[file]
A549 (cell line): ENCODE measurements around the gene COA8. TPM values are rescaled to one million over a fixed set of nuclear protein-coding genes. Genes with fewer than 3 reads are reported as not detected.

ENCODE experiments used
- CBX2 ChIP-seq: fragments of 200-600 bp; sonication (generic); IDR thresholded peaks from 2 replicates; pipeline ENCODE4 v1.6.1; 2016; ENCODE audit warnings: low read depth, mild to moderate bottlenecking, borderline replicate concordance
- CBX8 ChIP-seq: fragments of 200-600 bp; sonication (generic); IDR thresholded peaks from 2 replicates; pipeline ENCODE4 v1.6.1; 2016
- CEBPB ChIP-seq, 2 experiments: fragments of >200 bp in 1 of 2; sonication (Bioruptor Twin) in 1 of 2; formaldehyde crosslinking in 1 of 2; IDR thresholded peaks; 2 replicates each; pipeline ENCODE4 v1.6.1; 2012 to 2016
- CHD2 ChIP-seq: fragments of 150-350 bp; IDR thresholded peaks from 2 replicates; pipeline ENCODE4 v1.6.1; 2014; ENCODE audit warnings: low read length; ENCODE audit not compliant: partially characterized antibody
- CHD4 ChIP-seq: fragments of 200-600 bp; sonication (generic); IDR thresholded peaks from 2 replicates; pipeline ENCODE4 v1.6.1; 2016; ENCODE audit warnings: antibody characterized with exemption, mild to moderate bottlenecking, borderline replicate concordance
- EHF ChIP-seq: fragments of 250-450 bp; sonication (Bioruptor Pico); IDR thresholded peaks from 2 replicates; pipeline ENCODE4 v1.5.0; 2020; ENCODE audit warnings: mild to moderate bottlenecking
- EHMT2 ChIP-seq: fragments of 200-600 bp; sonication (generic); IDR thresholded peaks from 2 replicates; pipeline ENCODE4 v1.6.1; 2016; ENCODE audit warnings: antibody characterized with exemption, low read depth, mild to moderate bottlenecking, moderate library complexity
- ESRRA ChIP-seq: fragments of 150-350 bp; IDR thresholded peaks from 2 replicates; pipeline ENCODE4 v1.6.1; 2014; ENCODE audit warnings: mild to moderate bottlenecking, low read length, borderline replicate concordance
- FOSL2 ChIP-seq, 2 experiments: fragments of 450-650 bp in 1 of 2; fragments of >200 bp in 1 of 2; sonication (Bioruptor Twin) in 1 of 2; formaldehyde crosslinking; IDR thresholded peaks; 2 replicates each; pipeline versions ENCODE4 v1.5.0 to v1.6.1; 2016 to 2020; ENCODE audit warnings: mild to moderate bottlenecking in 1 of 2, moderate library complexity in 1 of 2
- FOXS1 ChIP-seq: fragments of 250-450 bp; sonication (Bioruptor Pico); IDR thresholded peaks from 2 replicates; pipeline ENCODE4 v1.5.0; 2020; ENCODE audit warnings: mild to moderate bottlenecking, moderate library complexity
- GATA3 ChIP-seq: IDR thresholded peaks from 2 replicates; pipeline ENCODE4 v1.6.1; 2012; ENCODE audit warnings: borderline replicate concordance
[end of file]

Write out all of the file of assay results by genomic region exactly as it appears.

A549 (cell line): ENCODE measurements around the gene COA8. TPM values are rescaled to one million over a fixed set of nuclear protein-coding genes. Genes with fewer than 3 reads are reported as not detected.

ENCODE experiments used
- CBX2 ChIP-seq: fragments of 200-600 bp; sonication (generic); IDR thresholded peaks from 2 replicates; pipeline ENCODE4 v1.6.1; 2016; ENCODE audit warnings: low read depth, mild to moderate bottlenecking, borderline replicate concordance
- CBX8 ChIP-seq: fragments of 200-600 bp; sonication (generic); IDR thresholded peaks from 2 replicates; pipeline ENCODE4 v1.6.1; 2016
- CEBPB ChIP-seq, 2 experiments: fragments of >200 bp in 1 of 2; sonication (Bioruptor Twin) in 1 of 2; formaldehyde crosslinking in 1 of 2; IDR thresholded peaks; 2 replicates each; pipeline ENCODE4 v1.6.1; 2012 to 2016
- CHD2 ChIP-seq: fragments of 150-350 bp; IDR thresholded peaks from 2 replicates; pipeline ENCODE4 v1.6.1; 2014; ENCODE audit warnings: low read length; ENCODE audit not compliant: partially characterized antibody
- CHD4 ChIP-seq: fragments of 200-600 bp; sonication (generic); IDR thresholded peaks from 2 replicates; pipeline ENCODE4 v1.6.1; 2016; ENCODE audit warnings: antibody characterized with exemption, mild to moderate bottlenecking, borderline replicate concordance
- EHF ChIP-seq: fragments of 250-450 bp; sonication (Bioruptor Pico); IDR thresholded peaks from 2 replicates; pipeline ENCODE4 v1.5.0; 2020; ENCODE audit warnings: mild to moderate bottlenecking
- EHMT2 ChIP-seq: fragments of 200-600 bp; sonication (generic); IDR thresholded peaks from 2 replicates; pipeline ENCODE4 v1.6.1; 2016; ENCODE audit warnings: antibody characterized with exemption, low read depth, mild to moderate bottlenecking, moderate library complexity
- ESRRA ChIP-seq: fragments of 150-350 bp; IDR thresholded peaks from 2 replicates; pipeline ENCODE4 v1.6.1; 2014; ENCODE audit warnings: mild to moderate bottlenecking, low read length, borderline replicate concordance
- FOSL2 ChIP-seq, 2 experiments: fragments of 450-650 bp in 1 of 2; fragments of >200 bp in 1 of 2; sonication (Bioruptor Twin) in 1 of 2; formaldehyde crosslinking; IDR thresholded peaks; 2 replicates each; pipeline versions ENCODE4 v1.5.0 to v1.6.1; 2016 to 2020; ENCODE audit warnings: mild to moderate bottlenecking in 1 of 2, moderate library complexity in 1 of 2
- FOXS1 ChIP-seq: fragments of 250-450 bp; sonication (Bioruptor Pico); IDR thresholded peaks from 2 replicates; pipeline ENCODE4 v1.5.0; 2020; ENCODE audit warnings: mild to moderate bottlenecking, moderate library complexity
- GATA3 ChIP-seq: IDR thresholded peaks from 2 replicates; pipeline ENCODE4 v1.6.1; 2012; ENCODE audit warnings: borderline replicate concordance